Going with the flow followed by the inevitable FLOOD – by Jade




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In my last blog I talked about how I have spent a very long time doing what the doctors told me to no avail. I feel I have tried every option out there that is possible within my capabilities and my budget. I do remember the amazing doctor who was concerned that I was putting on weight as a teenager but his plan of attack was for me to have a bedtime snack followed by a snack around midnight?!

Anyway I am now sitting pretty with my 6.9% hba1c, what more could I want? I know some of you reading this will be thinking WOW that’s high. But I have spent so long in outer HbA1c space that anything less than 8 I’m pleased with and the result of a 6.9% made my day, if not my year. However, as we all know only too well diabetes has sneaky way of hanging in the background then BANG – look who’s here and something flares up. Sadly, this has just happened to me AGAIN.

I was merrily dancing along with my new implanted pump feeling so utterly relieved that something finally seemed to be working. Whilst the whole operation was intrusive the actual day to day part is really quite discreet, which I am a big BIG fan of. I am of the theory that my diabetes should not define me and whilst I fully accept that I cannot ignore it, if it could be less in my face life is a lot simpler for me. I scrupulously do all my blood tests before each meal and at least two others during the day maybe even more depending on how I feel and what’s going on in general. I calculate my doses of insulin according to the carbs I will consume and I correct a high sugar if necessary. All of this has become second nature, as I am sure that it has to you.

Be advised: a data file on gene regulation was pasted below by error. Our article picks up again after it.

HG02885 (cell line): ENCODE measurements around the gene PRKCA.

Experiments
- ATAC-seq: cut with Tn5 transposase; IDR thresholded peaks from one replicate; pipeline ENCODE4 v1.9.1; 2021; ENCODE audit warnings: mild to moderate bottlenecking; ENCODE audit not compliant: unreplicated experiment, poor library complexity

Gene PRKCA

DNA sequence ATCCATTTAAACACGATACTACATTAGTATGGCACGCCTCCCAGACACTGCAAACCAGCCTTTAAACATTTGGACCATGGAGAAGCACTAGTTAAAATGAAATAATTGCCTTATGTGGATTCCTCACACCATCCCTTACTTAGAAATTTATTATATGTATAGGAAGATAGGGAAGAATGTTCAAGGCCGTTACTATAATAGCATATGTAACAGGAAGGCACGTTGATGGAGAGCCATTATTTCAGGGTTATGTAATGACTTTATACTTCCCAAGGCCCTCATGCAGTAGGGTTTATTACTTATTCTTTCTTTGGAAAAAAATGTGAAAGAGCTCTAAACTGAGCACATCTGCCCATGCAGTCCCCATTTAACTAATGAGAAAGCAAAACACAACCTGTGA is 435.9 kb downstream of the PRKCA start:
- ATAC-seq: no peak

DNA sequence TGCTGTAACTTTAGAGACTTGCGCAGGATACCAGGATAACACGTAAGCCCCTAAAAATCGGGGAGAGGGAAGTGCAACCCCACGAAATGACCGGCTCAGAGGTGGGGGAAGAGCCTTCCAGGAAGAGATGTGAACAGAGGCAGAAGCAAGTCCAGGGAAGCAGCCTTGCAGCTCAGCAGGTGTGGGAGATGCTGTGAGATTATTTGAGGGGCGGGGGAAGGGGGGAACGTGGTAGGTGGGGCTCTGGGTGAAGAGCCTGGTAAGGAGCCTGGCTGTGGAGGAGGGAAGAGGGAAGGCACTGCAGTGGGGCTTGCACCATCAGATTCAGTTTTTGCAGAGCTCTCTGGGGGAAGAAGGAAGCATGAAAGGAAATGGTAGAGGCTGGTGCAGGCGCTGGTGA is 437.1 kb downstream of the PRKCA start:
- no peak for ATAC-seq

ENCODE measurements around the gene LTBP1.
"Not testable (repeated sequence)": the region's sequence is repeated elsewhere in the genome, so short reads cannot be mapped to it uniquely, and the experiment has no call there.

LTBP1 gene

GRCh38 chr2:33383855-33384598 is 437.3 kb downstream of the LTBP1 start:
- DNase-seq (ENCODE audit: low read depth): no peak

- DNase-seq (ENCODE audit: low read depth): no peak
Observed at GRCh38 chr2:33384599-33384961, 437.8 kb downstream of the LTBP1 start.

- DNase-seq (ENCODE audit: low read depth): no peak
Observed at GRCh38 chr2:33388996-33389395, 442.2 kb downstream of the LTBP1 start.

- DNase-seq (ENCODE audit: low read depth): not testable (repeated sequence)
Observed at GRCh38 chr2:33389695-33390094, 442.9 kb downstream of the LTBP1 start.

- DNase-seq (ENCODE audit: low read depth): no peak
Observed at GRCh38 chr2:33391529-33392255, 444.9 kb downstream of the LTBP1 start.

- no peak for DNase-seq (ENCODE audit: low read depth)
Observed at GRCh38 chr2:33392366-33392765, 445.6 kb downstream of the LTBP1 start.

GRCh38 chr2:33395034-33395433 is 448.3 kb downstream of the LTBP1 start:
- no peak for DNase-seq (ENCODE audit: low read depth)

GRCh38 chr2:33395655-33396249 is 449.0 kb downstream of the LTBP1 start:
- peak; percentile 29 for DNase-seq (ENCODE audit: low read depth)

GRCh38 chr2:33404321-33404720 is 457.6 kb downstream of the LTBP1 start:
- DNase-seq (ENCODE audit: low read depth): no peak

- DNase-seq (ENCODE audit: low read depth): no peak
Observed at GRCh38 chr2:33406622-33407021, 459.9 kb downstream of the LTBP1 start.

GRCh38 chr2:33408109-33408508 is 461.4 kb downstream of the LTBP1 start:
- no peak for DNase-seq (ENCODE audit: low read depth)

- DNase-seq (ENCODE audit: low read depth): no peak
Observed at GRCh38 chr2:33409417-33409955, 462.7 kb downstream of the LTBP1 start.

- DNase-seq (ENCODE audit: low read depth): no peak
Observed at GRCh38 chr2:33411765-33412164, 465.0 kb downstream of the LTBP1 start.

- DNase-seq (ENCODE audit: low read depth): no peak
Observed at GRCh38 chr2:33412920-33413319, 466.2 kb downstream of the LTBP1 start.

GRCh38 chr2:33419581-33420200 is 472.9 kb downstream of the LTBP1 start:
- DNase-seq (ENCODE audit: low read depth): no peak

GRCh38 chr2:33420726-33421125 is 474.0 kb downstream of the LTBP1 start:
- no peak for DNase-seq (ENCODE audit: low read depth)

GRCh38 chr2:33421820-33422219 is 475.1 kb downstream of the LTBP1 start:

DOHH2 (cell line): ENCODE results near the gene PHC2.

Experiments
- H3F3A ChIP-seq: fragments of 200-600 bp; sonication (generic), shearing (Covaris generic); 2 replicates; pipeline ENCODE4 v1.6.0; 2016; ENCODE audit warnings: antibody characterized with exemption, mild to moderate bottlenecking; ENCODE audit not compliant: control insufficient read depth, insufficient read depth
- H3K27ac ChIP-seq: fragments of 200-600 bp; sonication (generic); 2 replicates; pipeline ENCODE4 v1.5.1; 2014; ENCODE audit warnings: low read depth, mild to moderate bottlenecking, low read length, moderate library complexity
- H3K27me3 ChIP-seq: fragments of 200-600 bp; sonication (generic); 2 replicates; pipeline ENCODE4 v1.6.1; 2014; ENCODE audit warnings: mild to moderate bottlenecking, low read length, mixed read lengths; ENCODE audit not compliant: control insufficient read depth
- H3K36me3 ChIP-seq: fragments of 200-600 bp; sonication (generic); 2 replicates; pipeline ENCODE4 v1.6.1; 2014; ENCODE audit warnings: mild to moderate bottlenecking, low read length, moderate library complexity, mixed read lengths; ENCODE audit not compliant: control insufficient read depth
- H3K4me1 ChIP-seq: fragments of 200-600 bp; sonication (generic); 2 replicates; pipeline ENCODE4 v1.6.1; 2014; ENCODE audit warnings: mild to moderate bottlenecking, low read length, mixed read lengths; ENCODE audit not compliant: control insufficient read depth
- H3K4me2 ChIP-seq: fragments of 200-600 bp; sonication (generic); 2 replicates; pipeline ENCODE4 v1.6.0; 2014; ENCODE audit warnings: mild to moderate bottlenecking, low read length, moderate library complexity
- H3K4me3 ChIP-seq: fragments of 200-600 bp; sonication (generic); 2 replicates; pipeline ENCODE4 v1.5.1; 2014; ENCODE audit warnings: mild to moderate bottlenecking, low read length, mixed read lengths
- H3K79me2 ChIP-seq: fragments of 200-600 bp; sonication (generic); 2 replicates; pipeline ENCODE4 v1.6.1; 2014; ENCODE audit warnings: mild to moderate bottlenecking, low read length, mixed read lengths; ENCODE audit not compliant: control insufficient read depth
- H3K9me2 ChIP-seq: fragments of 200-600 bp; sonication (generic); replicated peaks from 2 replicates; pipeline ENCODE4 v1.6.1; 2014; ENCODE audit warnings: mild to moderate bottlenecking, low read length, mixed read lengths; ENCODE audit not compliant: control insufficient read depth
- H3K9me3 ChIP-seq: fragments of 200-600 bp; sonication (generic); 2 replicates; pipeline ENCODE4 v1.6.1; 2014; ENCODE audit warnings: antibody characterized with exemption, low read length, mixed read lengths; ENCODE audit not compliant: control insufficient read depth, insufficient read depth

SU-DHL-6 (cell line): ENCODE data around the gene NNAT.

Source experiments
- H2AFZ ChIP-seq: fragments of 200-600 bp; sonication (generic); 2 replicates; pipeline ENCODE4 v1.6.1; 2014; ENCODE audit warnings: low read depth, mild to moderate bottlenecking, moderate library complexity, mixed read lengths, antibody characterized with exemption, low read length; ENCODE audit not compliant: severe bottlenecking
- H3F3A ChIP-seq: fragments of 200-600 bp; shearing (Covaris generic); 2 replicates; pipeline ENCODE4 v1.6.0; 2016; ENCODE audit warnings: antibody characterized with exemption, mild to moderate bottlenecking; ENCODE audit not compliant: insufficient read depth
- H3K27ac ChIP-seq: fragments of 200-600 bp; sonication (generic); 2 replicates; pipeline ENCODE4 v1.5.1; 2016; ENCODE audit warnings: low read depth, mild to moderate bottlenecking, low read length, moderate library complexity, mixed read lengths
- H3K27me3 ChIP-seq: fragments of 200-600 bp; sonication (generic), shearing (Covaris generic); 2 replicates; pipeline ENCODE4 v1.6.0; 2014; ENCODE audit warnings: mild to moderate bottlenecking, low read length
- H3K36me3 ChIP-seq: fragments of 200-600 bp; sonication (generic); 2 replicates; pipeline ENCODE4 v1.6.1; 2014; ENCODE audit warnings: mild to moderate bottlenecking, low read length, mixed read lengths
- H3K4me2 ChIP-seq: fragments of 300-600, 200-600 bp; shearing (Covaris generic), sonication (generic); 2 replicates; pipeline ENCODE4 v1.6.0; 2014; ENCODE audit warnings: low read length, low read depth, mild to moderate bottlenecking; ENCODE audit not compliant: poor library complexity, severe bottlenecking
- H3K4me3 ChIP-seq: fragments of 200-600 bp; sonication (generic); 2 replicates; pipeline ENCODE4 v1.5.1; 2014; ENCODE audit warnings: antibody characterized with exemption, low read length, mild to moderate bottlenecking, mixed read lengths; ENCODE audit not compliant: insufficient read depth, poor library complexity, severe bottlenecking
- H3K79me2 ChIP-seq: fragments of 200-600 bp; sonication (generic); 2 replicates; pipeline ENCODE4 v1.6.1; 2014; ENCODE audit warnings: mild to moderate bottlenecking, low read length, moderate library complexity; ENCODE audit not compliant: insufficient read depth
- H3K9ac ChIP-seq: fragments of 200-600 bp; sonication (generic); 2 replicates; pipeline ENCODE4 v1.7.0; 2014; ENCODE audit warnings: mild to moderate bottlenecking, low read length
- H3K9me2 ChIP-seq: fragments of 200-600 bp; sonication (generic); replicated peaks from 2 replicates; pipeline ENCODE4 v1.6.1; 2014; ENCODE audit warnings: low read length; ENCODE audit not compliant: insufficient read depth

I work as a teacher therefore I have been officially on summer holiday since the 5th July (sweet!). I chose to take part in a summer camp in the UK for two weeks and I returned last Saturday. The food provided on camp was dreadful, everything was fried and fruit and vegetables were really hard to come by. The camp was busy so I was always doing this and that although the intensity of such activities varied, I did not forget I was diabetic but I admit I probably concentrated a little less that I would normally. Yesterday, I connected my blood machine to the computer to have a look at the facts and figures and I was bitterly disappointed to see that my average sugar had gone up to 182 mg/dl (10.2mmol). I have been experiencing some early morning hypos which has meant that I have needed to change the basal from about 4am onwards which has always been my personal minefield. I have no idea what my body does between 4am and getting up but I wish it could just do it in the same fashion every day, so that my insulin needs wouldn’t need to do a 180 flip every two or three months!

All of that said, the moral of the day as far as I’m concerned is that, my diabetes will never go away. Even though my new treatment seems to be a lot more reliable and my body is responding to this new treatment even better than I had dare to hope. If I take my eye off the ball for too long, on purpose or not, my control will spiral very rapidly. I’m off on holiday in 10 days, this time camping in the sun. I need to think of a suitable strategy so that I can enjoy my holiday without forfeiting my control. Answers on a postcard please!

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